Flirtey ready for drone deliveries to U.S. homes

September 11, 2019  - By
Image: GPS World

Flirtey, a pioneer of the commercial drone delivery, has unveiled the Flirtey Eagle, along with a video of the next-generation delivery drone performing consumer and automated external defibrillator (AED) deliveries to homes.

Flirtey’s system is designed to safely get packages to customers with the delivery goal of less than 10 minutes using drones.

Along with the Flirtey Eagle, the aircraft designer and manufacturer unveiled the Flirtey Portal, a sophisticated takeoff and landing platform that enables scalable store-to-door operations. Also part of the system is an autonomous software platform that enables drones to deliver safely to American homes.

Flirtey said it is on course to conduct drone deliveries to U.S. homes as early as 2019.

Here are highlights of the UAV’s technology.

  • Flirtey’s aircraft is designed to operate in 95% of wind and weather conditions, making it highly reliable for flight.
  • The Flirtey Eagle is designed to fit 75% of packages that get delivered to its customers’ homes during last-mile deliveries.
  • The Flirtey Eagle safely and precisely delivers its contents by lowering a tether, while the drone is suspended in air, and once the package is delivered, it then retracts the tether.
  • Flirtey’s aircraft is controlled by its autonomous software platform, which has received Federal Aviation Administration (FAA) approval for the first multi-drone delivery operation in the United States, enabling a single remote pilot to simultaneously oversee ten Flirtey drones.
  • Flirtey’s Portal is a sophisticated takeoff and landing platform that fits into one parking space, making its infrastructure easily scalable to the company’s partners for store-to-door delivery.

Flirtey’s drone delivery technology has been developed from the ground up, originating from NASA’s drone program. Flirtey Founder and CEO Matthew Sweeny has brought together a team of aviation industry veterans from NASA, Raytheon, Lockheed Martin, and SpaceX, as well as military veterans from the army, navy, and air force.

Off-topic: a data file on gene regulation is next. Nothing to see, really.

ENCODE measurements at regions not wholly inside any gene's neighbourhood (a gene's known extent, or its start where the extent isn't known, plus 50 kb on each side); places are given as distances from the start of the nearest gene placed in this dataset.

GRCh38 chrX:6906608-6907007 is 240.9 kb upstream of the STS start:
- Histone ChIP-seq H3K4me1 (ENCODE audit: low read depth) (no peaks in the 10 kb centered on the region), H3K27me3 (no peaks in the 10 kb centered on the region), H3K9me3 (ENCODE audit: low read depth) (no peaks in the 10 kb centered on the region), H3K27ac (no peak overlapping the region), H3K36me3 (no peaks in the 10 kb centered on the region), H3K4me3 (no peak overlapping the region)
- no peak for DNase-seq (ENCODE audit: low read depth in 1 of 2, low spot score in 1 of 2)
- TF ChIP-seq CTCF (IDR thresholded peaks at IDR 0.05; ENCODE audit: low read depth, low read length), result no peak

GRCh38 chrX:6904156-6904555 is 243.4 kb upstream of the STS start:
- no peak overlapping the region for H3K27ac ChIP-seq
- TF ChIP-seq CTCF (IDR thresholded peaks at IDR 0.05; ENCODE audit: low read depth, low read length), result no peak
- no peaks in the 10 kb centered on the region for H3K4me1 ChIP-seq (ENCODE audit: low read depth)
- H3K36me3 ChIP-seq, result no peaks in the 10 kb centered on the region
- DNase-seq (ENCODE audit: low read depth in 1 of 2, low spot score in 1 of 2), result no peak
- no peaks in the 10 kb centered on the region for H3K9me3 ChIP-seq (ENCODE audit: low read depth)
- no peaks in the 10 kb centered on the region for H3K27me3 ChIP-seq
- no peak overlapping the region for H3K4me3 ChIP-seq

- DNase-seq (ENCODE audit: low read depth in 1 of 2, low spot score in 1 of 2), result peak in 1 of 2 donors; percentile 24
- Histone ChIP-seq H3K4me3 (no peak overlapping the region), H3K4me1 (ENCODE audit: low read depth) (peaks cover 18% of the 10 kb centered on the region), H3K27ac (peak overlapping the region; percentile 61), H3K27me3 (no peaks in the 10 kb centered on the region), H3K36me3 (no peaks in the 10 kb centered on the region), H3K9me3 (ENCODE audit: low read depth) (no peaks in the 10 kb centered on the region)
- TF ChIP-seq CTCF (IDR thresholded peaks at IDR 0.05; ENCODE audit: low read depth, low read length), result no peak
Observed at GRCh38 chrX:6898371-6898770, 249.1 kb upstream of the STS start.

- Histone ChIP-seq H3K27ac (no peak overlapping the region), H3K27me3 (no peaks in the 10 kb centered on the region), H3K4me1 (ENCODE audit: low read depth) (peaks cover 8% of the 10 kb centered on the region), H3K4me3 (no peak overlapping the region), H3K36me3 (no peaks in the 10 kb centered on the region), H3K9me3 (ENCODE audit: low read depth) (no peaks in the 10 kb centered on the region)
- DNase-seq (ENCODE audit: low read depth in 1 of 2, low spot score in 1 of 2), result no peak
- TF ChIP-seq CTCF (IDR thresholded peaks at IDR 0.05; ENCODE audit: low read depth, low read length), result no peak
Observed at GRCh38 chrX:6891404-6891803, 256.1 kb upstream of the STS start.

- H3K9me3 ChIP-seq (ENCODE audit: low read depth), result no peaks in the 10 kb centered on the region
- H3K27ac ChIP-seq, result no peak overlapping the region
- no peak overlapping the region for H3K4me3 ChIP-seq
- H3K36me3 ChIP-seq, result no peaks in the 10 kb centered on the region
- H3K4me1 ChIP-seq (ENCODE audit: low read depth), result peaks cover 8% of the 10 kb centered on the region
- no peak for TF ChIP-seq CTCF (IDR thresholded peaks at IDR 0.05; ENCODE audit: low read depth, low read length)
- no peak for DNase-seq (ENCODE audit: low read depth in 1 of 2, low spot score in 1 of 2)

“We expect Flirtey’s advanced drone delivery system will become the industry standard in America,” said Matthew Sweeny, Flirtey founder and CEO. “Flirtey’s latest technology makes life-saving and commercial drone delivery to homes in the United States an imminent reality.”

The Flirtey Eagle builds upon the advanced technologies developed for Flirtey’s previous generation aircraft that conducted the first Federal Aviation Administration (FAA)-approved drone delivery in the United States, which is going on display alongside the Wright Flyer in the Smithsonian National Air and Space Museum in Washington, D.C. Flirtey’s goal is to not only meet, but to surpass the rigorous safety standards of the FAA. Flirtey’s regulatory approvals include:

  • Approval to conduct multi-drone delivery operations, enabling a single remote pilot to simultaneously oversee 10 Flirtey drones
  • Approval to conduct drone delivery flights beyond visual line of sight (BVLOS), enabling Flirtey to conduct drone delivery operations with a pilot controlling the flights from a remote location
  • Approval to conduct drone delivery flights at night, making drone delivery accessible at any time

Flirtey and the City of Reno were chosen for the FAA and Department of Transportation’s Unmanned Aircraft System (UAS) Integration Pilot Program (IPP). Within the IPP, Flirtey and the City of Reno have partnered with REMSA, local emergency medical services provider, to deliver AEDs to those in need. Flirtey’s AED delivery technology has the potential to save 150,000 lives per year, the company said.

Based on demand from customers, Flirtey expects demand initially to outstrip supply. Flirtey’s drone delivery system was designed from the outset to meet the anticipated high demand.


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About the Author: Tracy Cozzens

Senior Editor Tracy Cozzens joined GPS World magazine in 2006. She also is editor of GPS World’s newsletters and the sister website Geospatial Solutions. She has worked in government, for non-profits, and in corporate communications, editing a variety of publications for audiences ranging from federal government contractors to teachers.